I want to make some simple iptables rules to deny all incoming connections and allow outgoing. How can I do that?

5 Answers 5


Try this with root access:

Note that this will brutally cut all running connections - this includes things like the SSH connection you may use to administer the server. Only use this if you have access to a local console.

See Miphix' answer for how to add an exception for SSH.

# Set default chain policies
iptables -P INPUT DROP
iptables -P FORWARD DROP

# Accept on localhost
iptables -A INPUT -i lo -j ACCEPT
iptables -A OUTPUT -o lo -j ACCEPT

# Allow established sessions to receive traffic
iptables -A INPUT -m conntrack --ctstate ESTABLISHED,RELATED -j ACCEPT
  • 4
    When I do first line of your rule, i've got disconnected from SSH
    – holms
    Commented Oct 6, 2014 at 7:26
  • 11
    The question is "deny all incoming connections" and not "deny all incoming connections except SSH" :)
    – Yohann
    Commented Dec 4, 2014 at 16:17
  • 1
    I read warning of @holms about first rule too late... Commented Oct 20, 2016 at 7:01
  • 1
    Note that this has no effect on ipv6 Traffic. Read my answer below if you have ipv6 enabled.
    – bhelm
    Commented Jul 19, 2018 at 7:41

If you’re working remotely via SSH, you might want to add this (-I inserts it before all other rules in INPUT):

iptables -I INPUT -p tcp --dport 22 -j ACCEPT

If your SSH service is listening on another port, you’ll have to use that port instead of 22.

Otherwise, you might accidentally lose access.

  • It's should be comment not answer. Commented Dec 22, 2022 at 20:42

Be aware that the other answers do not cover IPv6! If your system accepts IPv6 traffic, not a single iptables rule will apply to ipv6 traffic.

instead of using iptables / ip6tables directly, i recommend using iptables-restore and save. These tools allow to specify a iptables configuration with multiple rules and easily load it with one command.

create a file (i named it iptables.rules) with the following content:


# drop forwarded traffic. you only need it of you are running a router

# Accept all outgoing traffic
:OUTPUT ACCEPT [623107326:1392470726908]

# Block all incoming traffic, all protocols (tcp, udp, icmp, ...) everything.
# This is the base rule we can define exceptions from.
:INPUT DROP [11486:513044]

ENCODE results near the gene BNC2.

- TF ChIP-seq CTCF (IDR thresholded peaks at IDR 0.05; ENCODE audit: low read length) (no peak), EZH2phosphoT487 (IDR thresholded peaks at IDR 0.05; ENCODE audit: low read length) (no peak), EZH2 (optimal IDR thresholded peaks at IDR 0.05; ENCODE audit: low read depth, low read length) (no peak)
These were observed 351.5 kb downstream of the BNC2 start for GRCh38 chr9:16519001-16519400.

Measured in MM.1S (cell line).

# do not block already running connections (important for outgoing)

# do not block localhost
-A INPUT -i lo -j ACCEPT

# do not block icmp for ping and network diagnostics. Remove if you do not want this
# note that -p icmp has no effect on ipv6, so we need an extra ipv6 rule
-4 -A INPUT -p icmp -j ACCEPT
-6 -A INPUT -p ipv6-icmp -j ACCEPT

# allow some incoming ports for services that should be public available
-A INPUT -p tcp -m tcp --dport 22 -j ACCEPT
-A INPUT -p tcp -m tcp --dport 80 -j ACCEPT
-A INPUT -p tcp -m tcp --dport 443 -j ACCEPT

# commit changes

Note i have added some extra example if you want to allow ICMP and traffic to specific ports.

now you can load it with these commands:

iptables-restore < iptables.rules
ip6tables-restore < iptables.rules

Now your rules cover also ipv6 and are easy to manage.

Additional note to Debian users: if you are satisfied with your rules, you can apt install iptables-persistent so the rules get restored after reboot. The rules are not auto-saved on shutdown, so run netfilter-persistent save to update the persistent rules.


Both answers above somehow correct, but they don't accurate enough to origin answer. (Sorry i havn't enough reputation to add comment, so writing complete answer).

I my case i met overloaded apache server, over-floated with cron jobs, over-utilizing cpu. Threads limits were stored in SQL database, but i met limit of its connections. I wanted to limit incoming apache connections from local host (this part is optional), but keep all other connection possible. Including those which were actually established.

I did it with command

sudo iptables -I INPUT -p tcp --dport 80 -m state --state NEW -j REJECT

It means: for each incoming tcp package on the port 80, load state module, and if this is the first package (incoming connection) reject it. For localhost you might just use -s

And for real world use, in some cases you might add 'INVALID' to the states, NEW,INVALID, because one can send "malicious" packages, trying bypass your rule. And also replace with -j DROP to save your outbound traffic (it wont send rejection beacon)


Deny specific website:

# iptables -A OUTPUT -p tcp -d www.twitter.com --dport 443 -j DROP
# iptables -A OUTPUT -p tcp -d twitter.com --dport 443 -j DROP
# service iptables save
# service iptables restart
# iptables -L


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